Improving dementia support for LGBTQ+ people

John Hammond in Brighton tells us how he’s drawing on his experiences to provide better support for LGBTQ+ people affected by dementia.

When my mum was diagnosed with Alzheimer’s, I was completely lost. I was given a leaflet and the consultant said, ‘Read this, it will tell you everything you need to know.’ But it didn’t.

Before her diagnosis, I had no understanding or appreciation of dementia. As became apparent, dementia is complex and it affected Mum in many ways.

John Hammond

I contacted Alzheimer’s Society. They helped me throughout. An incredible dementia support worker provided a listening ear about my mum’s rapid change in her condition. I could keep checking in with them to ask questions about Mum’s symptoms. This was very reassuring.

I wanted to give something back, desperately, as soon as I was able to, and I’ve been volunteering with the Society for around five years.

I believe wholeheartedly in its approach and wanted to be a part of that.

I’ve helped to co-facilitate carer support sessions and peer support groups. I’m also involved with the Research Network and Volunteer Advisory Panel. Most recently I’ve been working with Alzheimer’s Society in thinking how the LGBTQ+ area of its online community, Talking Point, can be more engaging.

Specific LGBT support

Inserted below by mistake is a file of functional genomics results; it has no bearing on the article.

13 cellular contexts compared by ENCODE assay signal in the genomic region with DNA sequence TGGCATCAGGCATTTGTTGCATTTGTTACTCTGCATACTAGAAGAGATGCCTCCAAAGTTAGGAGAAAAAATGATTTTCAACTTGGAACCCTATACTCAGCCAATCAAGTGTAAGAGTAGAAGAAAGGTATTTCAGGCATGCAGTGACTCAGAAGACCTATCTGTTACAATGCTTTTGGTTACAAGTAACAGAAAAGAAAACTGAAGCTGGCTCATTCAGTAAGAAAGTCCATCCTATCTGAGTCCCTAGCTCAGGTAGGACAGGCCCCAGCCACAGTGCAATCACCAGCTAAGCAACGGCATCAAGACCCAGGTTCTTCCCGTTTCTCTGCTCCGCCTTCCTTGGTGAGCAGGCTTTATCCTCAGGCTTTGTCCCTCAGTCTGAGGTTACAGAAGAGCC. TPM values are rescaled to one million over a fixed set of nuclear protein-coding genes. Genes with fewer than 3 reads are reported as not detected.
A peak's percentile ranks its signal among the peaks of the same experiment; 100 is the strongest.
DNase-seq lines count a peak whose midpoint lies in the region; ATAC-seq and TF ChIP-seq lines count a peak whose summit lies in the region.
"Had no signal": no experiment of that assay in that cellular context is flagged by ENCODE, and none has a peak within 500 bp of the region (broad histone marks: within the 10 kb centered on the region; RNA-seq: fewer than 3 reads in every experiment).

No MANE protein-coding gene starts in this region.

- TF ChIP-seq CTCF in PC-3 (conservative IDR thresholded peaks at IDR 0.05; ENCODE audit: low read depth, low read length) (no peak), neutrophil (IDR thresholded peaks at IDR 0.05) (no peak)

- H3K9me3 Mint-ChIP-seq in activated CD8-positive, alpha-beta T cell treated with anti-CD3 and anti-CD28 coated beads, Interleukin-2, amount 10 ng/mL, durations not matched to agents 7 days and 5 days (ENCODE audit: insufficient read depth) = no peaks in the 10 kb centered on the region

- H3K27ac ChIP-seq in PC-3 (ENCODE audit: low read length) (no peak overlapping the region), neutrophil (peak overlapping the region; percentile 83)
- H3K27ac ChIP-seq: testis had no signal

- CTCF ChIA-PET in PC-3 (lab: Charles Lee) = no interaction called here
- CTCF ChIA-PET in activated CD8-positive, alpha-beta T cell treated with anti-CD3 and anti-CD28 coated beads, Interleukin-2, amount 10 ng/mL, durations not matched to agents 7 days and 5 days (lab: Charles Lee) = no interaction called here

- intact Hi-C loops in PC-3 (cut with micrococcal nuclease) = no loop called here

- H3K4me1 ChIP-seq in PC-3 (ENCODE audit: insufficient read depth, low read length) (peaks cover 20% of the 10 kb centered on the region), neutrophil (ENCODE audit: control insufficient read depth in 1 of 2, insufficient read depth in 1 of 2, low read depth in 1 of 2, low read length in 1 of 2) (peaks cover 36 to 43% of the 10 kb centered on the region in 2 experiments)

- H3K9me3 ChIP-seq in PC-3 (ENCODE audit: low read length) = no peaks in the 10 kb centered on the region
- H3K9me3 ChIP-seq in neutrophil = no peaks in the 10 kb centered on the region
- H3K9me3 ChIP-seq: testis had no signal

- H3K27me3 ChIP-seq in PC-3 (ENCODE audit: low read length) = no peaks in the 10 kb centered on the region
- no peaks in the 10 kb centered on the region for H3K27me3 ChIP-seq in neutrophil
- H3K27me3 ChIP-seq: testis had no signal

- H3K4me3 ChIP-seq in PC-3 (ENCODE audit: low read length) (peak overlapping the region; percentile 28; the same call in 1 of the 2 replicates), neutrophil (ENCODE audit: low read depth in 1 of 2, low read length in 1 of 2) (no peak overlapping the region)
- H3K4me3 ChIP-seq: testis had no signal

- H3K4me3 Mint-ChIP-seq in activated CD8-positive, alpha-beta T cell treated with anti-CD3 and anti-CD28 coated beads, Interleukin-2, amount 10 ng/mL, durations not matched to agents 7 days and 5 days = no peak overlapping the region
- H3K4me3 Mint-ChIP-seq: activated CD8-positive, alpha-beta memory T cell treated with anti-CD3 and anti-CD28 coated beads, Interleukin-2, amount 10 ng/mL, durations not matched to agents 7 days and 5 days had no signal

I’m also Operations and Development Manager at Brighton & Hove LGBT Switchboard, and we saw the need for support that’s specific to LGBTQ+ (lesbian, gay, bisexual, trans and queer) people affected by dementia.

Our Rainbow Café, born from our older person’s project, provides an opportunity for LGBTQ+ people who are affected by dementia to support each other.

Some people have had very negative experiences of services. Many have lived through times when their identities will have been criminalised or pathologised.

LGTBQ+ people disproportionately live alone and are disproportionately affected by social isolation, mental health conditions and alcohol use – all risk factors for dementia. 

I find that many of our Rainbow Café members have a family of choice rather than a family of origin.

Your entire self

The Rainbow Café is a safe, affirming space for LGBTQ+ people to come together. It’s very welcoming, and there’s no need to keep coming out. You can be free, be your entire self in a support service.

Dementia is tough, but there’s a certain amount of celebration at our social meetings – celebrating people’s life stories.

At Switchboard, we pride ourselves on working with Alzheimer’s Society and many other organisations. We provide training and awareness, we’re partnering with researchers and we’re currently extending the Rainbow Café into West Sussex as well. It’s an expanding project – it’s exciting!

Supporting an LGBT person with dementia

Advice and practical tips for supporting a lesbian, gay, bisexual or trans person living with dementia.

Read more

Dementia together magazine: Aug/Sept 21

Dementia together magazine is for all Alzheimer’s Society supporters and anyone affected by the condition.
Subscribe now
Dementia together magazine is for all Alzheimer’s Society supporters and anyone affected by the condition.
Subscribe now


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